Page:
Fumblr is the fake blogging platform that examines the NFL through invented memes. It runs every Wednesday.
I am a Seahawks fan. I have said this before, repeatedly, in this space and elsewhere, but I feel the need to disclose it every time I mention the team because I recognize that "Seahawks fan" is a forgettable personal trait. It is not a glamorous fandom. It comes with baggage: decades of futility, Brian Bosworth, an ugly Super Bowl loss, plus the accompanying rainclouds of the Mariners and SuperSonics.
For once, though, the Seahawks are good. And not "NFC West champion because the division sucks" good. Good-good. Feared. Respected. They've blown out opponents for three-straight weeks. Analysts and talking heads are trotting out end-of-the-season axioms like "This is not a team you want to face in the playoffs" and "Seattle's getting hot at the right time."
As a Seahawks fan, this is all delightful but surreal, a pleasant dream destined to end at the klaxon of an alarm. Russell Wilson is a star quarterback and Offensive Rookie of the Year contender for a franchise that has never known better than Matt Hasselbeck and Dave Krieg. The defense is likely the best in the league, an astounding turnaround for a unit that was typically best at giving up first downs on third-and-long. Oh, and the roster is the youngest in the league thanks to smart drafting and savvy management by Pete Carroll and GM John Scheider.
This success -- and the prospect of more to come -- plants the seed of a dangerous emotion: hope. I will forever expect the worst from the Seahawks, flinch at the swings of momentum, get more misery from losses than joy from wins. Pessimism is a defense mechanism learned from experience; three decades of Seahawks fandom has taught me that hope can only lead to disappointment.
And that's why I love Pete Carroll.
As I mentioned in Week 3's Fumblr, there are millions of college football fans who hate Pete Carroll from his days at USC. I don't give a gilded shit about USC, so I'm free to love Carroll -- not just as the architect of one of the best iterations of my favorite team, but as an avatar for how I wish I could cheer for the 'Hawks.
On Sunday night, when Doug Baldwin scored the first of his two touchdowns to put the Seahawks up 35-6 over the 49ers, I thought, "Okay, they probably won't blow this." I was relieved, but not free from worry. At that point, the camera cut to Carroll, swaggering down the sideline and smirking like the biggest dickhead on the planet. It was a master class in smug satisfaction, with a glint of hunger for more: more touchdowns, a bigger victory, a stronger message to his rival Jim Harbaugh.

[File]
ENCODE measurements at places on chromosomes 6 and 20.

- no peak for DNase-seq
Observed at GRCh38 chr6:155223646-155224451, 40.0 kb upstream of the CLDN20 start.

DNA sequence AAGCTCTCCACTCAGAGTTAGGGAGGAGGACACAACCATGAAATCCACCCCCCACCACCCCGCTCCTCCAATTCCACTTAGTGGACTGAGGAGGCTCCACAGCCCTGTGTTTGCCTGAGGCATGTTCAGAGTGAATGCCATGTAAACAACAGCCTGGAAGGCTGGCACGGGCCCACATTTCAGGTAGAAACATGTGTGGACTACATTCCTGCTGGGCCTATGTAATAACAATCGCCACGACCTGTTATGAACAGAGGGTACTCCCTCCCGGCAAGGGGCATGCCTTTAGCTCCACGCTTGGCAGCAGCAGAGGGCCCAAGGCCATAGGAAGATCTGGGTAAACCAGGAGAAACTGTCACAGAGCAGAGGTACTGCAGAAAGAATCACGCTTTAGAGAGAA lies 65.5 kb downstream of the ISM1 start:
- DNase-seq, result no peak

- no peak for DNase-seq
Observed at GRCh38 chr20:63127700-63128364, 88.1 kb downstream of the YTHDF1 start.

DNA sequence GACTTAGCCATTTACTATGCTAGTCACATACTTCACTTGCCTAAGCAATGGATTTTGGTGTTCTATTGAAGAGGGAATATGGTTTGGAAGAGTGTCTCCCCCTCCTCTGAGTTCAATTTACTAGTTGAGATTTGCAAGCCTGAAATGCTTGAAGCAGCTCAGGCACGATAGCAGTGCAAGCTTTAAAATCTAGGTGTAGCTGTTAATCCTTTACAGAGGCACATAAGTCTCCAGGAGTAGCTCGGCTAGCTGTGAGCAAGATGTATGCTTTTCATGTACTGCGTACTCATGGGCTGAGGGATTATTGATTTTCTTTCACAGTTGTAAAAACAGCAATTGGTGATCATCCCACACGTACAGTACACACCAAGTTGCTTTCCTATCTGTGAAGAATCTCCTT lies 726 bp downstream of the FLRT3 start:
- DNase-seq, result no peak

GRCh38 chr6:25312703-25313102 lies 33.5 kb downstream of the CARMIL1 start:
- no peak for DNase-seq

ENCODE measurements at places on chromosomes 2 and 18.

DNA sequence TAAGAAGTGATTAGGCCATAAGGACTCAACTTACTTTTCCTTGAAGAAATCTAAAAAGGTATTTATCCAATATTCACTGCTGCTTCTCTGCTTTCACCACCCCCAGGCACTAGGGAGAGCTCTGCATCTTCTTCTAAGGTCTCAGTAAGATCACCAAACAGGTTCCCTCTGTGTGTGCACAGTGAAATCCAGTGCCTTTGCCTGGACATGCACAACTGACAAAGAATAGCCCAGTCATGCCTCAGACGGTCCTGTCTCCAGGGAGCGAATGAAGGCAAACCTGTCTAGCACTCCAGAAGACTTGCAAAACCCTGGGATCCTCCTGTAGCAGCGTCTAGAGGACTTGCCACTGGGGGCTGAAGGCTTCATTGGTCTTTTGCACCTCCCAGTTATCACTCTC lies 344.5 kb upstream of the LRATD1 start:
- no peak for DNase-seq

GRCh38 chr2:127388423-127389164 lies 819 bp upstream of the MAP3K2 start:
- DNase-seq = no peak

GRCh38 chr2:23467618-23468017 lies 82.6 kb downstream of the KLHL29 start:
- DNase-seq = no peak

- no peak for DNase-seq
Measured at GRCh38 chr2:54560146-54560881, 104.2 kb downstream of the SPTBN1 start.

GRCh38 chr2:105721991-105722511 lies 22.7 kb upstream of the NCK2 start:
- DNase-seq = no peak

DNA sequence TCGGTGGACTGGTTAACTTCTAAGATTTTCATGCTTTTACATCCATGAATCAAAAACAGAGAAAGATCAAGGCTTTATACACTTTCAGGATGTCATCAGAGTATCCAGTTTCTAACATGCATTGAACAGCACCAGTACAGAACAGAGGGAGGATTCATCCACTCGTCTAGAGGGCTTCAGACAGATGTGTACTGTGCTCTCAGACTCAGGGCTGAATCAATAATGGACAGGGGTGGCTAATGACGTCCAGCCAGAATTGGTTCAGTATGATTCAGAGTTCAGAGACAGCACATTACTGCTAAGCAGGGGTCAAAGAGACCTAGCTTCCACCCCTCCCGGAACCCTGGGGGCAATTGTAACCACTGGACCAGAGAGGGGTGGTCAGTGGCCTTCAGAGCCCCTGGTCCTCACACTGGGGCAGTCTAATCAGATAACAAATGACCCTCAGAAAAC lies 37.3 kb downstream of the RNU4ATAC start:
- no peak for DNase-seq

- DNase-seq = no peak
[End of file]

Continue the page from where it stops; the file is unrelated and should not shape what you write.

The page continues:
Even at his warmest, he is cheerful and enthusiastic about a disciplined and violent machine, a trait also possessed by psychopaths and mad scientists. He speaks in ALLCAPSNOSPACES and chews gum like someone who sleeps three hours a night not because he needs rest but because he is expected to lie down and close his eyes for a period of time each day in order to appear human. He is reading this now, and nodding, and also watching tape, and probably pumping his fist.
Pete Carroll is a man who whistles a merry tune while he kicks a hobo's ribs in. Maybe you're right to hate him for that, or maybe the hobo had it coming. Either way, I recommend watching from a safe distance.
Fox's broadcast team of Kenny Albert (play-by-play), Daryl Johnston (color commentary), and Tony Siragusa (human goiter) wore Christmas sweaters on Sunday, sparking a debate as to who had the uglier sweater -- Moose or Goose. (Albert, true to form, was too bland to be in the discussion.)
Like all things, it's a matter of taste, and the broadcasters dressed to suit their personalities. Siragusa's garish sweater, like Siragusa himself, was tacky and unnecessary, yet representative of American excess -- the Guy Fieri of festive sweaters. Johnston, one of the few NFL broadcasters willing to take sartorial chances, ended up in a form-fitting red V-neck fringed with white fur. It wasn't as overtly tacky as Goose's, but it's still better suited on a sexy woman singing "Santa Baby."
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No, no, in the best possible way no. Though the 2012 Jets will go down as a memorably bad team, Rex Ryan did something important this year: he took the inept over-hyped backup quarterback the front office gave him and used him for fake punts. And by starting Greg McElroy over Tebow last week, Ryan made it exceedingly clear that Tim Tebow has no place in the NFL as a starting quarterback, even if a team has Mark Sanchez and Greg McElroy on the depth chart.
(Photo credit: Debby Wong, USA TODAY Sports)
Tebow had a chance to escape unscathed. He could have gone somewhere else as Ideal Teammate Tim Tebow and Consummate Winner Tim Tebow, but instead he refused to run the Jets' seldom-used and not-very-successful Wildcat package, thus cementing his place as a Me-First Quitter.
Sports commentary is awful, by the way. You shouldn't read it.